While most pundits and economists are already down on President Barack Obama's job plan, which is scheduled to be unveiled tomorrow, the market seems to have high hopes for it. Stocks are up about 2 percent today as investors buy into tomorrow speech and were also calmed as Europe's financial crisis received some relief. President Obama's proposal is rumored to be structured around tax relief for workers and possibly for employers as well. In Germany, the nation's supreme court ruled that bailouts were legal, thus removing much of the pressure on the European Central Bank's rescue strategy. On Wall Street, shares of Yahoo! (YHOO) shot up as much as 8 percent after it was announced that Carol Bartz was fired as CEO of the struggling internet company. The company's CFO, Tim Morse, will step in as interim CEO. Another major corporation that could see top-level restructuring is Bank of America (BAC), which named a Thomas K. Montag its new co-COO as is already speculated as a potential successor to current CEO Brian Moynihan. Bank of America has been one of the most volatile stocks in the current whipsaw market, leading financials both on down and up days. In commodities, oil prices have jumped nearly four percent as inventory fell due to the recent storms. Gold sank 2.7 percent as investors' risk appetite returned today.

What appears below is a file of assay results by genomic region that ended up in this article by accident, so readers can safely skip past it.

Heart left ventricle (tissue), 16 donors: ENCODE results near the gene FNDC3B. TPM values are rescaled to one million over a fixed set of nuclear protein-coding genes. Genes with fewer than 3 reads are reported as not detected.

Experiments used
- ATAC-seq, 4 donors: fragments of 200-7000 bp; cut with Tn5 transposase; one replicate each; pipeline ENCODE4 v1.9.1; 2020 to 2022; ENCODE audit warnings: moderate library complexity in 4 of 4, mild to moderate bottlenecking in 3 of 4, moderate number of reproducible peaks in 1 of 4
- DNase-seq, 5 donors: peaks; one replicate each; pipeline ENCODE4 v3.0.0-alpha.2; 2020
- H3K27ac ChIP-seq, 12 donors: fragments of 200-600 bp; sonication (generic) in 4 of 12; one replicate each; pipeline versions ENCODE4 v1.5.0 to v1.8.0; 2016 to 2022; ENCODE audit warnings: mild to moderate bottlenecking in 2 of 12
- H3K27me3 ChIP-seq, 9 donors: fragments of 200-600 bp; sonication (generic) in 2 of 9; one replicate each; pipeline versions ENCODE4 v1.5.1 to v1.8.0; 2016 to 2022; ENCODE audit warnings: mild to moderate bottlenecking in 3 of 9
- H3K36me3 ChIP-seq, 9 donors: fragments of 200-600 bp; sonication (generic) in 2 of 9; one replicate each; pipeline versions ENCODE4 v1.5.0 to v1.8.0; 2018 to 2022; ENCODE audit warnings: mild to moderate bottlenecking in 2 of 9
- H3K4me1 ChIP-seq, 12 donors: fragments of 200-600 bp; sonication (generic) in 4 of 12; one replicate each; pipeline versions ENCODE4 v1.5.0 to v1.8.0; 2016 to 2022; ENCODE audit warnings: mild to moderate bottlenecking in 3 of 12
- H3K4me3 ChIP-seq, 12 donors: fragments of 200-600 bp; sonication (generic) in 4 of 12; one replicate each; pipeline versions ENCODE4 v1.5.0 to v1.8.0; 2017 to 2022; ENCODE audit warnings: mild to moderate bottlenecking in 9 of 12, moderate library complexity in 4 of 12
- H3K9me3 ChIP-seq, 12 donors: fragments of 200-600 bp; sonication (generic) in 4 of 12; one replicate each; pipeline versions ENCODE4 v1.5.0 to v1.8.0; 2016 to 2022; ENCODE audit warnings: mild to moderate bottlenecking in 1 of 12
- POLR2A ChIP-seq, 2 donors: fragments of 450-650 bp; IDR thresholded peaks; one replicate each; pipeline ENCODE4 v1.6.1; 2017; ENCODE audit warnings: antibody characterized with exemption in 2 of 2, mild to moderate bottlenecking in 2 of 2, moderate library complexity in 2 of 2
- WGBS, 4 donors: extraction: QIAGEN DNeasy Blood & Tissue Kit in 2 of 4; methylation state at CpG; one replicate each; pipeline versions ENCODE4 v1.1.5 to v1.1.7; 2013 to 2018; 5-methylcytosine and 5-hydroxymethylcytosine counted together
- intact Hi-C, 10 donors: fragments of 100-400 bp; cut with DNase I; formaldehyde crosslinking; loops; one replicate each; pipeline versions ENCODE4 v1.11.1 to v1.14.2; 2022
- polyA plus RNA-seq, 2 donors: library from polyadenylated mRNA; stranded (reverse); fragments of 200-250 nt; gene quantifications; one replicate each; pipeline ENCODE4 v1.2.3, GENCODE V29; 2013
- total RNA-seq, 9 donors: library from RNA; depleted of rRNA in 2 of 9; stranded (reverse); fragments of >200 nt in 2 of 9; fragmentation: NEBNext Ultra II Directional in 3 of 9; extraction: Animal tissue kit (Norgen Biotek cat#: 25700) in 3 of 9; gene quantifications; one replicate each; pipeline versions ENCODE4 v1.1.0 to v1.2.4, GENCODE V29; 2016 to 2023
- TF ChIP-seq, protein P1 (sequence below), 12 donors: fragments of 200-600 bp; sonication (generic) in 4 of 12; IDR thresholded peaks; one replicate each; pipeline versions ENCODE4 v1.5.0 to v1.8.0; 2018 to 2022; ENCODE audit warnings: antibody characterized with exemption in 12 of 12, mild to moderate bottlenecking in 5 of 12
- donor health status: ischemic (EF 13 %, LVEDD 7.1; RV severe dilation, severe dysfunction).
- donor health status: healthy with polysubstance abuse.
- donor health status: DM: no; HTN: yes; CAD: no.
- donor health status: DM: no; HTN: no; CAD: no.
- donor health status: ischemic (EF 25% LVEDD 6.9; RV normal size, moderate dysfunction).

Major U.S. Stock Indices
DJIA: 11,356.74 (+1.95 percent)
S&P 500: 1,193.51 (+2.43 percent)
NASDAQ: 2,536.15 (+2.52 percent)
Russell 2000: 703.47 (+3.32 percent)
In other news:
- Neel Kashkari, Obama's former money czar, is now the Head of Global Equities for PIMCO, despite having a spotty performance record since 2008. [Bloomberg]
- Government officials love to talk about creating jobs for Americans, but are they actually the ones getting in the way? Executives seem to think so. [CNBC]
- The bull run for gold is done. Wait, no it's not. [Minyanville, Marketwatch]
- Republicans aren't even pretending to care about what the President has to say, they just want him out of the White House already. [Business Insider]
- What recession? Facebook doubled its revenue to $1.6 billion in the first half of 2011. [Reuters]
Check back as more news develops.
DISCLOSURE: The views and opinions expressed in this article are those of the authors, and do not represent the views of equities.com. Readers should not consider statements made by the author as formal recommendations and should consult their financial advisor before making any investment decisions. To read our full disclosure, please go to: http://www.equities.com/disclaimer